Another instance comes from last season when the Hronek cannon helped to beat Boston:

That slap shot is an absolute beauty, but his offensive prowess goes beyond just his shot. His ability to get pucks on net, as well as his willingness to pinch in and forecheck on occasion, provides a significant boost to the Red Wings offense. A reliable, young right-hand shot defenseman is something that Detroit has lacked for awhile and Hronek provides that in style.

Analytical success

I have always been impressed by Hronek’s advanced metrics and that has continued into this season. I noted last year that he graded out especially well in possession numbers, and that has carried over, as has other offensive stats.

Following the most recent game against Edmonton, Hronek’s 5v5 CF% Rel. (or how much more Detroit possesses the puck at even strength when Hronek is on the ice compared to off of it) is 7.3%, which is 16th among all defensemen with at least 6 games played. Furthermore, while fellow defenseman Dennis Cholowski is also in the top-30 of 5v5 CF% Rel., an important distinction is offensive zone start rate.

Generally speaking, you should be expected to possess the puck more and produce more offense if you start in the offensive zone more frequently, and this is often a coaching decision. Players who are more “trustworthy” tend to be put in the defensive zone. While Cholowski is mostly sheltered, with a 58.9% oZS%, Hronek starts in the offensive end just 42.7% of the time. Of all defenders in the top-30 in CF% Rel., only Ian Cole and Adam Fox started in the offensive zone less than Hronek. This applies to xGF, where Hronek also ranks in the top-30, as well as High Danger Chances For, where Hronek ranks in the top-25. He has been among the best in making something out of nothing offensively, given how often he enters the ice in his own end.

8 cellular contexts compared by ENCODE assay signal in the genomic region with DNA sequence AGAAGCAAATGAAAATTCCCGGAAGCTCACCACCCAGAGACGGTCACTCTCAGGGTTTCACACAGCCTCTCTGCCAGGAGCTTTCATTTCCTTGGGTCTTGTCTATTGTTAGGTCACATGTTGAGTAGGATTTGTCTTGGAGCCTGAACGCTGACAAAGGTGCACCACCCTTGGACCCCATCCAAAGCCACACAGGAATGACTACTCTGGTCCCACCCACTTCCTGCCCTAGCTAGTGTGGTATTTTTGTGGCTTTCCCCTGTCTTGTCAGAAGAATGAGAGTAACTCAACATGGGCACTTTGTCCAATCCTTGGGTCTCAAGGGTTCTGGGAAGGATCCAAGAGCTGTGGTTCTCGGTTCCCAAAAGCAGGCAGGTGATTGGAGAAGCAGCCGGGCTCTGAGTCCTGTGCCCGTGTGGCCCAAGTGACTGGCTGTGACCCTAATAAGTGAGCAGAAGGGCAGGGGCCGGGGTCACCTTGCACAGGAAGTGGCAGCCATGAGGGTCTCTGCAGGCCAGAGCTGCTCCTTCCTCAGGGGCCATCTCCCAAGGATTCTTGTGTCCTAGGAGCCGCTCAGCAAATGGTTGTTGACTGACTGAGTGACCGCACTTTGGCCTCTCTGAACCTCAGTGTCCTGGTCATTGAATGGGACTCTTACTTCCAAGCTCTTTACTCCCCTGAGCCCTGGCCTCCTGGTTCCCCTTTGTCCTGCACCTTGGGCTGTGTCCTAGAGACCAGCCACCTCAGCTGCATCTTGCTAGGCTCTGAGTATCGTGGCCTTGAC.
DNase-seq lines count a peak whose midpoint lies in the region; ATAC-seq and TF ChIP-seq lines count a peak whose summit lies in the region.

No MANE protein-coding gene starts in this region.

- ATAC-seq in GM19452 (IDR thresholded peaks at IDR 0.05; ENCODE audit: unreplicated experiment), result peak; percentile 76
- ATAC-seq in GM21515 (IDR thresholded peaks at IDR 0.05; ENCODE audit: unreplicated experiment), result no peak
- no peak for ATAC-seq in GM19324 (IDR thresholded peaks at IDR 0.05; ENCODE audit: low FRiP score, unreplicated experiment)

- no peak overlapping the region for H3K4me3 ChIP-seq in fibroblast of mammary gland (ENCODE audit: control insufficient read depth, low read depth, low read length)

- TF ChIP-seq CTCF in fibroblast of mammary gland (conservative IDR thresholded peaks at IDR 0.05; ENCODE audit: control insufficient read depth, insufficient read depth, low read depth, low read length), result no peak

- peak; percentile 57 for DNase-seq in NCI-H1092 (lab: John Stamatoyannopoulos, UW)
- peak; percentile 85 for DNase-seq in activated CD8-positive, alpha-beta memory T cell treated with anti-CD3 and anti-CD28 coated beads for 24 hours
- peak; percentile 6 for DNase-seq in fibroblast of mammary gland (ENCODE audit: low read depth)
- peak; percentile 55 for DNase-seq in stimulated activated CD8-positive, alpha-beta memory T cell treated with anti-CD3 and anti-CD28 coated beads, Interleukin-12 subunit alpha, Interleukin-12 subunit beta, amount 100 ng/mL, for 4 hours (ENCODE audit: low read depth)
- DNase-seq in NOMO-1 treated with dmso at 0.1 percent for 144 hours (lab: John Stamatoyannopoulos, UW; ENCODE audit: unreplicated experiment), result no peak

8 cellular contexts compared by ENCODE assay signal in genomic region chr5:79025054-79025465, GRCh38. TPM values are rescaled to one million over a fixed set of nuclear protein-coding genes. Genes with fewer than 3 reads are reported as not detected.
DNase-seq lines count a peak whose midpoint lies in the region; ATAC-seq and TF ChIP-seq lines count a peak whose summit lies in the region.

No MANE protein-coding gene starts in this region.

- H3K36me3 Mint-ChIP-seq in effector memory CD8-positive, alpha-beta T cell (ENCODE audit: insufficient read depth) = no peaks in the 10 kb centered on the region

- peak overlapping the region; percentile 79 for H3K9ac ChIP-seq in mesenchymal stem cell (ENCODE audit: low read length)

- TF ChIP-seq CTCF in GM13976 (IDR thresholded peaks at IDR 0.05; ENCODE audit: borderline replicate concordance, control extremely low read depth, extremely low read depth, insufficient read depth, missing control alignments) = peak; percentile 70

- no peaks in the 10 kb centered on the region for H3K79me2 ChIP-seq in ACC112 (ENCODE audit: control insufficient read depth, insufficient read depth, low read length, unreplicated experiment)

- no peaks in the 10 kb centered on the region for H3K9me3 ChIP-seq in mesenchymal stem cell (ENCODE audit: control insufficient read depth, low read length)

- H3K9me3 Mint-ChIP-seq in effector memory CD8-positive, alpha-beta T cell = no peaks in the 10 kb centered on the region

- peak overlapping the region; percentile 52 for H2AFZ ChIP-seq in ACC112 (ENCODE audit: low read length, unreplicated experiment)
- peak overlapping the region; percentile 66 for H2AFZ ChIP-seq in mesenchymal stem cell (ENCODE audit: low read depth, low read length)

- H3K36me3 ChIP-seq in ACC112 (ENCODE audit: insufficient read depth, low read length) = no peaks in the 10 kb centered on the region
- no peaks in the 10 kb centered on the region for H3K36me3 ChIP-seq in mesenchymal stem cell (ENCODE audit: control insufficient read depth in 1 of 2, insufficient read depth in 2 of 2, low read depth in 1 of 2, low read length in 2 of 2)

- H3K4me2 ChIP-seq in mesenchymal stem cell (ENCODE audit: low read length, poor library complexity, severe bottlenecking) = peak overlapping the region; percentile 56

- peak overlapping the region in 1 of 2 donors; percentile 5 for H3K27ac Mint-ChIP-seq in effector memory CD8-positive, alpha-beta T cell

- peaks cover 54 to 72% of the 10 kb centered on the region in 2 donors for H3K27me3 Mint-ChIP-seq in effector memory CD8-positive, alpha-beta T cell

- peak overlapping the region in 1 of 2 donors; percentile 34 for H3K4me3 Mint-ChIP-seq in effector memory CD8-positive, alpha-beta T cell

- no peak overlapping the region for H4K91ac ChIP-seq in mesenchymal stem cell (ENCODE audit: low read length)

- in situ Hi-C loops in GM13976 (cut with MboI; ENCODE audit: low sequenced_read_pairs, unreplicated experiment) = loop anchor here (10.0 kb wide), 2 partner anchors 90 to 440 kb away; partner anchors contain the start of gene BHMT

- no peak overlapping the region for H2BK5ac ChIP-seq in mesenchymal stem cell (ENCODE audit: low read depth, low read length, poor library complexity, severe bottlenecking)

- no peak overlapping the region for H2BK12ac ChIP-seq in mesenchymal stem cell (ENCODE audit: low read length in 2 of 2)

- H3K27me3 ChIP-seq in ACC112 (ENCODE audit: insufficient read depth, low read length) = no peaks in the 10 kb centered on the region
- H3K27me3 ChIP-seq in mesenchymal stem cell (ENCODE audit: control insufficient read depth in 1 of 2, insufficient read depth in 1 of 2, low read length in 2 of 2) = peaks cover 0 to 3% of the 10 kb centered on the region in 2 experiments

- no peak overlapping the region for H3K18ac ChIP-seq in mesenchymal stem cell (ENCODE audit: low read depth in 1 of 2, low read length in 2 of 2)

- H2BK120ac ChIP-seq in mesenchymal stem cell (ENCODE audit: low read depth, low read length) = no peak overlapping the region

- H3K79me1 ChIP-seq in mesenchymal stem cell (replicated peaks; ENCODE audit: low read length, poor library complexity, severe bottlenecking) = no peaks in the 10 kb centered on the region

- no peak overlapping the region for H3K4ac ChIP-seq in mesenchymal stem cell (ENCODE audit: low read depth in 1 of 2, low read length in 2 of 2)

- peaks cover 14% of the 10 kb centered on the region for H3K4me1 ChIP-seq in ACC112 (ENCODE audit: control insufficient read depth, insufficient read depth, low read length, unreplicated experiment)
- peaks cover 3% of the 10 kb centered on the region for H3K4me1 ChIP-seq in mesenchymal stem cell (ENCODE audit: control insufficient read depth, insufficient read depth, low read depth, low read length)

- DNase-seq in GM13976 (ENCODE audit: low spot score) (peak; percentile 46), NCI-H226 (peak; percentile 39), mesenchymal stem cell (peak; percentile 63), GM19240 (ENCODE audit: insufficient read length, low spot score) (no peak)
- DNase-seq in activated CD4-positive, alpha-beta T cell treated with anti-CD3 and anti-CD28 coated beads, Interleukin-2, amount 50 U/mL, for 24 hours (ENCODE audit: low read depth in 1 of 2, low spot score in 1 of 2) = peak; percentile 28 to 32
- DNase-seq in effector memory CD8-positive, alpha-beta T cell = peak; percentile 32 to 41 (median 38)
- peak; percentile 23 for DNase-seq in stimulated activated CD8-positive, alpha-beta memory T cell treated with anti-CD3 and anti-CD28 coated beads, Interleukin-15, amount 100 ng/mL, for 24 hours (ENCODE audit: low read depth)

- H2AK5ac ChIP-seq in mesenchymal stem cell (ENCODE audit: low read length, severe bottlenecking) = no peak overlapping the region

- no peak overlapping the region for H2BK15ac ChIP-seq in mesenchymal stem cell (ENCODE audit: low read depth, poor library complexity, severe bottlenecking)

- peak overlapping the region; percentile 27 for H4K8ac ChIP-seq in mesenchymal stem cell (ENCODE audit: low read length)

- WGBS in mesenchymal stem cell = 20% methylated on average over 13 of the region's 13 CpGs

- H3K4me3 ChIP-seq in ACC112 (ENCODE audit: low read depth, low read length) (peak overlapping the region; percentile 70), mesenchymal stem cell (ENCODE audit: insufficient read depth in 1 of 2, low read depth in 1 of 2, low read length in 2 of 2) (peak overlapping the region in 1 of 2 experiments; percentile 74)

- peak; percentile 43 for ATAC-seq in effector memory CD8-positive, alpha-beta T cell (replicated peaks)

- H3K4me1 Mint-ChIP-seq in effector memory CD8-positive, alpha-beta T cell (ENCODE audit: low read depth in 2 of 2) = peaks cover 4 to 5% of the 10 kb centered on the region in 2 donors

Conclusion

This article should not be blown out of proportion. I’m not here to try and say that Hronek is a franchise player or anything of the like, though that could be true down the line. Rather, I’m arguing that he is an important piece of the rebuild that deserves much more attention. While he may not have the explosive talent of a Cale Makar or a Quinn Hughes, Hronek is silently solid and has a meaningful future with this team.

It remains to be seen what Hronek’s ceiling in Detroit is, but it is of the utmost importance for Red Wings fans to try and monitor his development. Are there aspects of his game that need improving? Yes, particularly in his own end. But Hronek is a raw offensive talent who has already been shown to be more mature than most defenders of his age, given that he’s still only played 59 career NHL games (!).

While he may not produce as much as Larkin or Mantha by virtue of his position, that doesn’t mean Hronek isn’t still vastly important. So pay attention to him when he’s on the ice, because he could be a key piece of the franchise for a while.

Advanced stats via Hockey Reference and Natural Stat Trick